Since the beginning of the Drug War, no article of the Bill of Rights has been spared from attack. There has been an enormous increase in police power in America, with a steady erosion of protections against unreasonable search and seizure, violations of privacy, confiscation of property, and freedom of speech. We have encouraged children to inform on their parents and we tolerate urine tests as a condition of employment for anyone. All who question the wisdom of Drug Prohibition are immediately attacked and silenced. These are all violations of the Bill of Rights. Are we surprised when the 2nd Amendment is attacked along with the others?
We understand that opponents of the 2nd Amendment exaggerate the dangers of firearms and extrapolate the actions of deranged persons and criminals to all gun owners. That is their method of propaganda. Do we also know that Drug Warriors exaggerate the hazards of drug use--"all use is abuse'--in the same way formerly done with alcohol, and extrapolate the condition of addicts to all users of drugs? That is their method of propaganda. Most Americans are convinced by both arguments, and both arguments depend on the public's ignorance. That is why discussion and dissent is inhibited.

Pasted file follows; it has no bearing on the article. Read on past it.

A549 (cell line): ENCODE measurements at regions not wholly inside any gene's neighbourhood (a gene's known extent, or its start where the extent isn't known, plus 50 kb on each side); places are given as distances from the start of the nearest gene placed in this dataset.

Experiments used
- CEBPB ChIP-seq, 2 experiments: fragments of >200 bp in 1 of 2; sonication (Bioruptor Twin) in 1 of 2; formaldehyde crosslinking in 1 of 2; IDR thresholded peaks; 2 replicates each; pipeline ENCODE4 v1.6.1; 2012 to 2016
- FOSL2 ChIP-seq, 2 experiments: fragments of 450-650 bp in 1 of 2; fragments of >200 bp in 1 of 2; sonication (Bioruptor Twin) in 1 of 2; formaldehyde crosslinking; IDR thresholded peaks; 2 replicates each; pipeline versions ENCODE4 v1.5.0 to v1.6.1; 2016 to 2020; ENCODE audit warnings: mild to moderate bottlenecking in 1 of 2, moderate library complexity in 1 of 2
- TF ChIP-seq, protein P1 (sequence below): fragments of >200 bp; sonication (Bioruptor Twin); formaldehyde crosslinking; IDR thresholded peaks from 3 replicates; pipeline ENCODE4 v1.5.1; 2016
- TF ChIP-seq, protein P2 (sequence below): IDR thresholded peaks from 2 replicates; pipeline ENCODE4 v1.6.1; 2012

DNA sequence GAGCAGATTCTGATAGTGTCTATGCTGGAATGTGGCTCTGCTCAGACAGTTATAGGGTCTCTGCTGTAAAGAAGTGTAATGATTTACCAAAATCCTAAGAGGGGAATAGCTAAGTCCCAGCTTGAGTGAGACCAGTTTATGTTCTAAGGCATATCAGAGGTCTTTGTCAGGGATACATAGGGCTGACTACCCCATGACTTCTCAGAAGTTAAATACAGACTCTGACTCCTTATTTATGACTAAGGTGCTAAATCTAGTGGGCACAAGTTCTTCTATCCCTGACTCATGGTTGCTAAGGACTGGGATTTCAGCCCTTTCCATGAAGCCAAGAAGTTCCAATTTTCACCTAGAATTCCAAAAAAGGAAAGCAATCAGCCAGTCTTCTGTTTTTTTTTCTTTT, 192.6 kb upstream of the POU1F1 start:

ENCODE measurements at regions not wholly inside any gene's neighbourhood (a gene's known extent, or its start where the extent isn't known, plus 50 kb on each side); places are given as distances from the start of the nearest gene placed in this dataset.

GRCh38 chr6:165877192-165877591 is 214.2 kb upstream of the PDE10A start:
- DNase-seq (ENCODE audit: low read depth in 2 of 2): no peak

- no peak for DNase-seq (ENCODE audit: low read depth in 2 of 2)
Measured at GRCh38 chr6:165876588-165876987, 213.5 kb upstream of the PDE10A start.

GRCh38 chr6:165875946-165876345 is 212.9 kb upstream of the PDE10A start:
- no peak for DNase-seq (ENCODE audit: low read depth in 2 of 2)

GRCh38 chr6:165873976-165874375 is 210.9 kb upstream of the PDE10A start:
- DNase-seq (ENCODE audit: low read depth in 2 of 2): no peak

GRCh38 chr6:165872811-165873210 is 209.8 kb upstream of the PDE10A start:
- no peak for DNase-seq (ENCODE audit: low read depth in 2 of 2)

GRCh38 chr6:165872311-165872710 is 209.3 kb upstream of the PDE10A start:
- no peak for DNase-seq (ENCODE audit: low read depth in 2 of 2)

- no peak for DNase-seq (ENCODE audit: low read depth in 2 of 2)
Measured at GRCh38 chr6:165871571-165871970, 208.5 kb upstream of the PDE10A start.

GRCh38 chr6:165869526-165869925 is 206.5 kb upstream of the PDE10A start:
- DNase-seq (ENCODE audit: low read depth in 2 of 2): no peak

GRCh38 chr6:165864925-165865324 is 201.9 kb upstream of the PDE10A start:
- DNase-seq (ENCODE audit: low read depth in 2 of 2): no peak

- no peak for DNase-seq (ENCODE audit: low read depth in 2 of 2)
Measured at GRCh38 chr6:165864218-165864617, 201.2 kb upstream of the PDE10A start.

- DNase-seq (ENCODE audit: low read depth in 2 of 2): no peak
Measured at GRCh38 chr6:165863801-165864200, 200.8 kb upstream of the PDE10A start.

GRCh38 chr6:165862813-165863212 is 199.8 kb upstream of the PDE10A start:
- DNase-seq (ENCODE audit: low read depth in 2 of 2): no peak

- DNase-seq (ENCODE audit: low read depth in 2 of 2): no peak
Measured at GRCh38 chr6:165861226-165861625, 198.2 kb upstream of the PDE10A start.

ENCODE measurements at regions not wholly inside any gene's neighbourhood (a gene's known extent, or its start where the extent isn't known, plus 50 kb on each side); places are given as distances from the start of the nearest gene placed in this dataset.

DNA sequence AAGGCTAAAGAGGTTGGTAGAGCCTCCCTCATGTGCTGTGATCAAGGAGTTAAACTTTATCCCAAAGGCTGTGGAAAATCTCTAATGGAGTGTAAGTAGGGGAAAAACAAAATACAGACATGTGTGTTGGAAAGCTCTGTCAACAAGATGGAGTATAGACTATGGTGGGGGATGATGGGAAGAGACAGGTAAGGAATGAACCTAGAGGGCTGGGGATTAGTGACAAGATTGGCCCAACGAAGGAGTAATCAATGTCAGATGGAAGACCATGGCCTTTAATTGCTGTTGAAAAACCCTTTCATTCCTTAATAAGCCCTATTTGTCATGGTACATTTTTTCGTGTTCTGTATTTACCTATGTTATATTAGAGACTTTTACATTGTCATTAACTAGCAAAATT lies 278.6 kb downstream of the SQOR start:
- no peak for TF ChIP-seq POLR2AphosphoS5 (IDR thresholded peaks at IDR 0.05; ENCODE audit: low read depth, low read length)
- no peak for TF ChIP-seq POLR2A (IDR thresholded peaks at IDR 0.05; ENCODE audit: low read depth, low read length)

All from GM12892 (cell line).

Most Americans are moving to the idea that drugs and guns are evil and should be prohibited. Encouraging one way of thinking supports the other because the logic of the arguments is the same.
Why not prohibit a dangerous evil? If every drinker is a potential alcoholic, every drug-user a future addict, and every gun-owner a potential killer, why not ban them all? There is no defense against this logic except to challenge the lies that sit at the root of the arguments. Those are the lies promoted by the prevailing propaganda in support of all Prohibition. We cannot oppose one and support the other. To do so undermines our efforts because all these movements walk on the same legs.
If we do not explain to people that the fusillade of gunfire in America, the return to drive-by shooting, and our bulging prisons, come from the criminalizing of commerce in illegal drugs, we cannot expect them to listen to a plea that we must tolerate some risk in defense of liberty.
Why should we tolerate, for the sake of liberty, the risk of a maniac shooting a dozen people, when we cannot tolerate the risk that a drug-user will become an addict?
In fact, very few gun-owners are mass murderers and a minority of drug-users are addicts, but people are easily persuaded otherwise and easily driven to hysteria by exaggerating dangers. What addict would be a violent criminal if he could buy his drug from a pharmacy for its real price instead of being driven to the inflated price of a drug smuggler? How many cigarette smokers would become burglars or prostitutes if their habits cost them $200 per day? How many criminal drug empires could exist if addicts could buy a drug for its real cost? And, without Prohibition, what smuggler's territory would be worth a gang war? And why isn't this obvious to all of us?
It is because both guns and drugs have become fetishes to some people in America. They blame guns and drugs for all the intractable ills of society, and they never rest until they persuade the rest of us to share their deranged view of the evil power in an inanimate object.